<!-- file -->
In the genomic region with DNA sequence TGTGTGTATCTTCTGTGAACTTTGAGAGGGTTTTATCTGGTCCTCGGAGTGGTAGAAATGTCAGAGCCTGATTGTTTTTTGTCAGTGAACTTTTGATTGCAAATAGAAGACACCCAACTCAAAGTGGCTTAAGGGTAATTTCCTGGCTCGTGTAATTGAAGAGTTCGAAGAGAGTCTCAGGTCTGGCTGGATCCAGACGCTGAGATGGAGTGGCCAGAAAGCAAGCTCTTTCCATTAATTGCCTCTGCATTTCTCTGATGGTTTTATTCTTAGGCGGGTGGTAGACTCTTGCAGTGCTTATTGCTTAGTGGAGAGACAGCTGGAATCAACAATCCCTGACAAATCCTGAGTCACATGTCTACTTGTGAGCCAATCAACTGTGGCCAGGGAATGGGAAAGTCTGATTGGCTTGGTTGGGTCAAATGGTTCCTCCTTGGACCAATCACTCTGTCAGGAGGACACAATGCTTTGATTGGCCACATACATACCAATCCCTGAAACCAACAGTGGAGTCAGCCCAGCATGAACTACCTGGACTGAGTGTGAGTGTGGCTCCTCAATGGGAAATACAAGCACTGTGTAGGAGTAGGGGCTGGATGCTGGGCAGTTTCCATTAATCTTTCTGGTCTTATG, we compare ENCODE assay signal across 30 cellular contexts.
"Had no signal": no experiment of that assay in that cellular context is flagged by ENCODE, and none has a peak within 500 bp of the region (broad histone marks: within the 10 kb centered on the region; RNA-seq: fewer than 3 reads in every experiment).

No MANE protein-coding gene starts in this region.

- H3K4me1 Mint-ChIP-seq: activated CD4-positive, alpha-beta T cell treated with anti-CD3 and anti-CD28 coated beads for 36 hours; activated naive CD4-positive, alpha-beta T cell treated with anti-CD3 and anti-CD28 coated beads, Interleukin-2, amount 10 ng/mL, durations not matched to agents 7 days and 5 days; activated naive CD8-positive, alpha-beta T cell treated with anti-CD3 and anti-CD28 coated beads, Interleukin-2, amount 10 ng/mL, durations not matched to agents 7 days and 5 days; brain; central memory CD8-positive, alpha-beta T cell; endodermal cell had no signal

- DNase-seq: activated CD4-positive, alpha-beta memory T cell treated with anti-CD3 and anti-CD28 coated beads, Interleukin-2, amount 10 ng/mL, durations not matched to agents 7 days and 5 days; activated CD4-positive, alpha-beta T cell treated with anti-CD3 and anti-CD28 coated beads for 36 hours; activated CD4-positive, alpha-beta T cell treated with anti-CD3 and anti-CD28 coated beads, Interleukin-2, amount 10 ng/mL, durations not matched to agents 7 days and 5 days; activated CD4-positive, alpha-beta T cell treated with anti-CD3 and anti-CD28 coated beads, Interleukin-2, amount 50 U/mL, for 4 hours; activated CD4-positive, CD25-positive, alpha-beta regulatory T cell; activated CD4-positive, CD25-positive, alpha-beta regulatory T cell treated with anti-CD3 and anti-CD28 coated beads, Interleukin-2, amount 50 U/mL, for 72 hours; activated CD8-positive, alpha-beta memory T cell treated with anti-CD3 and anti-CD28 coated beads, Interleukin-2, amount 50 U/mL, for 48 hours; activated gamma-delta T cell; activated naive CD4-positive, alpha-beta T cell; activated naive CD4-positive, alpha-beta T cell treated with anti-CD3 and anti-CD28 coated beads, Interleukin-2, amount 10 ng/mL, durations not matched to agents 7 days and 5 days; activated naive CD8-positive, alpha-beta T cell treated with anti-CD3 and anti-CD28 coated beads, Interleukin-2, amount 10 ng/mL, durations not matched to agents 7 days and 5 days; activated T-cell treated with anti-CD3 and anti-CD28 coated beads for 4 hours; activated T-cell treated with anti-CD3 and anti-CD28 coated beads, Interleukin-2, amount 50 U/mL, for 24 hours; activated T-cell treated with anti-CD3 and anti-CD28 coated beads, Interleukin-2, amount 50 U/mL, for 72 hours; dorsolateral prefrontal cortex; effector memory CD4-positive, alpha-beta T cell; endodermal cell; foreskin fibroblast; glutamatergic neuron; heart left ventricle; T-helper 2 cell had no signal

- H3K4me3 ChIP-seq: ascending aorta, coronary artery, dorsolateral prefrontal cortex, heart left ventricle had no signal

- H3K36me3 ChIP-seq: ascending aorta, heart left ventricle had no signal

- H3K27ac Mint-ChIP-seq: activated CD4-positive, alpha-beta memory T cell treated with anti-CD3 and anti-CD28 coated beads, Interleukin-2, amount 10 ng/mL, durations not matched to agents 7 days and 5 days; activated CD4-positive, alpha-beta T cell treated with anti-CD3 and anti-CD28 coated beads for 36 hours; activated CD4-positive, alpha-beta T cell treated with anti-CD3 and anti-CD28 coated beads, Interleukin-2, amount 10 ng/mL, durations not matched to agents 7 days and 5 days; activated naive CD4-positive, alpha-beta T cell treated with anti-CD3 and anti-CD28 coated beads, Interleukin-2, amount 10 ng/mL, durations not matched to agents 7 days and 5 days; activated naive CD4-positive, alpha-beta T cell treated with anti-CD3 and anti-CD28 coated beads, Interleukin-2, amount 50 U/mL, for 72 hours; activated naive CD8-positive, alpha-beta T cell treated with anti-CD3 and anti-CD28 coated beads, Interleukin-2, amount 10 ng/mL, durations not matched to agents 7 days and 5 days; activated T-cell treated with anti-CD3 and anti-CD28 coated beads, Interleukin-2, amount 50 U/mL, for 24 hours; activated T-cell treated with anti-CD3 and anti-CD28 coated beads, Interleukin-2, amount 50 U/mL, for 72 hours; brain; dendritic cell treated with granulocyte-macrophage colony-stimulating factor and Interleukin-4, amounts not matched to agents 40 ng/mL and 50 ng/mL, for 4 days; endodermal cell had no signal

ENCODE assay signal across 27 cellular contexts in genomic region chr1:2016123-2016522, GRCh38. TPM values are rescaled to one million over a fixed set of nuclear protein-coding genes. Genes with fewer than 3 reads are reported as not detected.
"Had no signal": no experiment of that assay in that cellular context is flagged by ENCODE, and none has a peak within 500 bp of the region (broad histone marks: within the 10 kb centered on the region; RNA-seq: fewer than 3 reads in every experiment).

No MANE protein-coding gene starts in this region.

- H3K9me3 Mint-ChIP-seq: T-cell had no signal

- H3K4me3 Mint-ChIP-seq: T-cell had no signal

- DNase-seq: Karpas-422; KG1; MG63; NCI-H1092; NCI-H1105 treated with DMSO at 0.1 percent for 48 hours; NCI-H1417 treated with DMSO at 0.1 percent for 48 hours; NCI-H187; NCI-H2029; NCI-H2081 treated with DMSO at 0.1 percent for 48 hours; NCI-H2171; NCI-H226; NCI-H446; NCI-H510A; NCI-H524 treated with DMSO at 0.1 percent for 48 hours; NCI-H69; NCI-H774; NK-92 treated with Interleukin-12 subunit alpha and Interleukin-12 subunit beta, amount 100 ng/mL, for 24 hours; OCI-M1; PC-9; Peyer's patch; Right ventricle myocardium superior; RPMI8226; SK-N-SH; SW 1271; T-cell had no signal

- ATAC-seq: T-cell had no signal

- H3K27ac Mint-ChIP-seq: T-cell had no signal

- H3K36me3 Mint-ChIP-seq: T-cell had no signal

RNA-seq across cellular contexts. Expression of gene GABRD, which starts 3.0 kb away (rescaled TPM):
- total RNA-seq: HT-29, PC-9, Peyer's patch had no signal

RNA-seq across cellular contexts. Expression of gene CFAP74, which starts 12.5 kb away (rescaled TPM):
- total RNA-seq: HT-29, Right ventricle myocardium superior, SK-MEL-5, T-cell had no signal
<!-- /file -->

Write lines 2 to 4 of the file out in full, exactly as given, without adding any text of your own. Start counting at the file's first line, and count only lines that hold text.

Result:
"Had no signal": no experiment of that assay in that cellular context is flagged by ENCODE, and none has a peak within 500 bp of the region (broad histone marks: within the 10 kb centered on the region; RNA-seq: fewer than 3 reads in every experiment).

No MANE protein-coding gene starts in this region.

- H3K4me1 Mint-ChIP-seq: activated CD4-positive, alpha-beta T cell treated with anti-CD3 and anti-CD28 coated beads for 36 hours; activated naive CD4-positive, alpha-beta T cell treated with anti-CD3 and anti-CD28 coated beads, Interleukin-2, amount 10 ng/mL, durations not matched to agents 7 days and 5 days; activated naive CD8-positive, alpha-beta T cell treated with anti-CD3 and anti-CD28 coated beads, Interleukin-2, amount 10 ng/mL, durations not matched to agents 7 days and 5 days; brain; central memory CD8-positive, alpha-beta T cell; endodermal cell had no signal